The heavyweight HMR stock is adjustable for LOP and cheek weld. This isn’t a
lightweight gun and nicely duplicates the feel of its Rem 700 cousins.


Manufactured in Spain, the B-14R builds on the family of the Bergara B-14 centerfire rifle series. Available now in .17 HMR and .22 WMR, we’re sure the .22 LR version will outsell the others significantly because of the .22 LR chambering.

As mentioned, the platform fits nearly all Remington 700-pattern stocks, scope bases and triggers. The magazine well is standard short-action AICS magazine dimension though the rifle uses a special full-size magazine which holds 10 .22 LR rounds in a single stack.

The heavy HMR factory stock is no slouch in itself and offers LOP spacers, an adjustable cheek piece and flush-mount sling mounts. It’s solid enough to bludgeon a walrus and is covered in an attractive gray-and-black speckle pattern. The 18″ #6 taper barrel lives in a wide, free-float channel built on a full-length integrated mini-chassis for stability. The overall length is 38″ and the gun weighs a relatively heavy (for a rimfire) 9.2 lbs. The barrel uses a 1:16 twist and includes a 1/2-28″ threaded end with protector in case you want to install a muzzle device.

The action features a safety in exactly the place you’d expect on a Remington 700 and the bolt runs like ice in a hot skillet. During testing I had zero feeding problems nor other issues.

Our gun was mated with a Vortex Strike Eagle 5-25×56 First Focal Plane MRAD scope in Vortex rings. This scope is perfect for a rimfire gun as the parallax adjustment goes down to 15 yards, something to consider when shooting .22 LR, especially in practical competitions.

Okay, they weren’t real bad guys but Brent had flashbacks of missions past as
he buckled down behind the B-14R to engage a few paper “Tangos.” Note the
wind meter: 16.9 mph average, not good for a .22 LR!

In spite of awful wind conditions, Brent managed to tweak out a
0.961" group at 60 yards using mid-grade ammo.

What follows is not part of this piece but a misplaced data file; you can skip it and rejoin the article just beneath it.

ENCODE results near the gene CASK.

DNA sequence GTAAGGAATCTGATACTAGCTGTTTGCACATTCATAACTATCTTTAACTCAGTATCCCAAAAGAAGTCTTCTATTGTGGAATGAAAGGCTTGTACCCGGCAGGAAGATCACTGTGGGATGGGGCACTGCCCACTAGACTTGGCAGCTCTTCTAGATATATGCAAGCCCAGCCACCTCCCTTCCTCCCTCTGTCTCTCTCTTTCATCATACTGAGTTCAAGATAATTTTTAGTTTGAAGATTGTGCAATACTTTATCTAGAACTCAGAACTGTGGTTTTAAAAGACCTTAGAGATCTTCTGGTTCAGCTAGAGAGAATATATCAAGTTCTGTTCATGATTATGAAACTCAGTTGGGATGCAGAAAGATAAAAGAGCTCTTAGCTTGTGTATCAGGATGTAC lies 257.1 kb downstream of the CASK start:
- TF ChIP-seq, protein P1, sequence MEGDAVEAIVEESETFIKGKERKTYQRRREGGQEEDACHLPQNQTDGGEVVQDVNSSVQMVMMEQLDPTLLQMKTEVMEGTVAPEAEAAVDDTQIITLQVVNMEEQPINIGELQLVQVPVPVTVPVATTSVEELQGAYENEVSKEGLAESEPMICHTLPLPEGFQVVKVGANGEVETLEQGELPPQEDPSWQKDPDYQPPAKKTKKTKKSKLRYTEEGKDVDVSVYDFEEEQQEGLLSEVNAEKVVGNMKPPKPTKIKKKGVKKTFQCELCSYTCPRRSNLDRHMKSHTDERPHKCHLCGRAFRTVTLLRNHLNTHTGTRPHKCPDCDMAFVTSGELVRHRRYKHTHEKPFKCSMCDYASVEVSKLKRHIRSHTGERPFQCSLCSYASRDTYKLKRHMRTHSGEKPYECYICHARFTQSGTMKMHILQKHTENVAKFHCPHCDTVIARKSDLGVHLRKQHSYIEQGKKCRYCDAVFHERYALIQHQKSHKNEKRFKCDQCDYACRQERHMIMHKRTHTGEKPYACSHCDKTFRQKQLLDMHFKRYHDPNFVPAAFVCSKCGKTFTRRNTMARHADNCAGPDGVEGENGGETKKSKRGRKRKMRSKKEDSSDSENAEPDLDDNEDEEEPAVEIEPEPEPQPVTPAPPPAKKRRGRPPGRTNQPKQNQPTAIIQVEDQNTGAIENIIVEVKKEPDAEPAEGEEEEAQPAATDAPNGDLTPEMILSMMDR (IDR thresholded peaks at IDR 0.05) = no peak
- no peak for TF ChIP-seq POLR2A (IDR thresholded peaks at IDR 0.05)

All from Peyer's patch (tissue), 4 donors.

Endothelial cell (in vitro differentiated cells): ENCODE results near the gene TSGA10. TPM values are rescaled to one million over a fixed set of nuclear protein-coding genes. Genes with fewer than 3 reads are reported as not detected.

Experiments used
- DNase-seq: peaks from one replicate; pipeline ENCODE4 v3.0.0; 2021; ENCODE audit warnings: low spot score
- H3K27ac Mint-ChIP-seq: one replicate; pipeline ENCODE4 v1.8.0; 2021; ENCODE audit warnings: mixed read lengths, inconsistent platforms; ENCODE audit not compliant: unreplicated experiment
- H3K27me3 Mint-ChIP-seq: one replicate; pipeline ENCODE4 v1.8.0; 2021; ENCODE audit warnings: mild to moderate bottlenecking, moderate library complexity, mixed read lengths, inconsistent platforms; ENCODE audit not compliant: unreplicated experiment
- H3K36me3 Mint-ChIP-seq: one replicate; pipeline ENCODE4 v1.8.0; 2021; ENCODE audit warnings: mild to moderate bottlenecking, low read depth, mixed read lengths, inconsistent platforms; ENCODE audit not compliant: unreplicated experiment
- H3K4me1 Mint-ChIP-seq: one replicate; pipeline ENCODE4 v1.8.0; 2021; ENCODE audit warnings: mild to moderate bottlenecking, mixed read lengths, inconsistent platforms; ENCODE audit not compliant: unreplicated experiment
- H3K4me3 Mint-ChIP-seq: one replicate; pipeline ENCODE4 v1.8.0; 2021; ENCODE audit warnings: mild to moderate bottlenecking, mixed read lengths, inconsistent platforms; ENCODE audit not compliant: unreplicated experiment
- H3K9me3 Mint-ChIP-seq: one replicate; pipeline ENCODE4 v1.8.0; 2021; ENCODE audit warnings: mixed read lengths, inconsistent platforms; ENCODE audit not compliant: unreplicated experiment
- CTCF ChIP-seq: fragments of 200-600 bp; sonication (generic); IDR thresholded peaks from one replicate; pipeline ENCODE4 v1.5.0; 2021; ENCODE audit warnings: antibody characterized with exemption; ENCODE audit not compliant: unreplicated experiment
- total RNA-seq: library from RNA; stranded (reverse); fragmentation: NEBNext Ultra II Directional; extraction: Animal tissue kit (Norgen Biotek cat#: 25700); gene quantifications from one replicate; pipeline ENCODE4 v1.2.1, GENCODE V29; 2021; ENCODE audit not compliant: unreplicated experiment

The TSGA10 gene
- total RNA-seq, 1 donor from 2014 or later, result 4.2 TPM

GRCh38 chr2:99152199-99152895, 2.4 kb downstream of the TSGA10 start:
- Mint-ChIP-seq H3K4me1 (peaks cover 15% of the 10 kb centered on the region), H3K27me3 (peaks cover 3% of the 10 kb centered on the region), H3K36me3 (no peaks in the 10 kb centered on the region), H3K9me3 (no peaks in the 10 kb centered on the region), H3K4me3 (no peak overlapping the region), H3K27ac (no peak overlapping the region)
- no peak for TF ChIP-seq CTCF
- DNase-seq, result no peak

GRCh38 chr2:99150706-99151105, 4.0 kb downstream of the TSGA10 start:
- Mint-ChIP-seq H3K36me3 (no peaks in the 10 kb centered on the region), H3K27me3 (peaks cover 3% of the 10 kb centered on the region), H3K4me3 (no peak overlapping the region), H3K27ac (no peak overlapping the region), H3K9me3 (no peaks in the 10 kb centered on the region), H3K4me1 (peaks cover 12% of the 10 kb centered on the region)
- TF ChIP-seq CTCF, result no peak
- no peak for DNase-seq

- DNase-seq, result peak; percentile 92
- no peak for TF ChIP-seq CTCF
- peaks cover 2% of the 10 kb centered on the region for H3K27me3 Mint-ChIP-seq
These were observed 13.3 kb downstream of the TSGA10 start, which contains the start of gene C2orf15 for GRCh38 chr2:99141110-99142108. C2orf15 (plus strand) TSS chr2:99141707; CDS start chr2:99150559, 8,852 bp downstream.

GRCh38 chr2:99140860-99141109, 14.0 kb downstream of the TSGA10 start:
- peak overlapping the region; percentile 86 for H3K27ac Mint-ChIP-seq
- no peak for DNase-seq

The 30 lbs. of steel didn’t keep the portable target stand from rocking wildly at times.
It was critical to wait for lulls in the wind to get an accurate representative of the B-14R.

Range Time

I’ll say upfront I’m a bit embarrassed. Our test gun, rather than being a loaner from the manufacturer, is personally owned by our own ace photographer Rob Jones. As a major acolyte at the altar of accuracy, he is wildly frothy about the B-14R and graciously sent the gun to His Worshipfulness The Editor for a test run.

The reason I feel bad is because of the conditions. Due to deadlines, range schedules and Midwest springtime weather, I didn’t have the best circumstances to wring out the gun. In fact, if you’re slinging tiny, slowpoke — 40 grains at 1,200 fps — bullets in a 23-mph wildly gusting quarter-value wind, it’s not really being fair to the gun or ammo. But, as they say, “It is what it is,” and you push through because you have no choice. Deadlines wait for no one, even editors.

At 25 yards, I found the gun boring, as in “10-shots-into-one-hole” boring. Even with the wind ripping the baseball cap from my head and pushing a half-full box of ammo off the table, a full magazine routinely created a single large rent in the paper despite the gun being just a touch too long in length-of-pull. The stock includes spacers but since Rob was gracious enough to share his prize, I didn’t want to monkey too much with the set-up.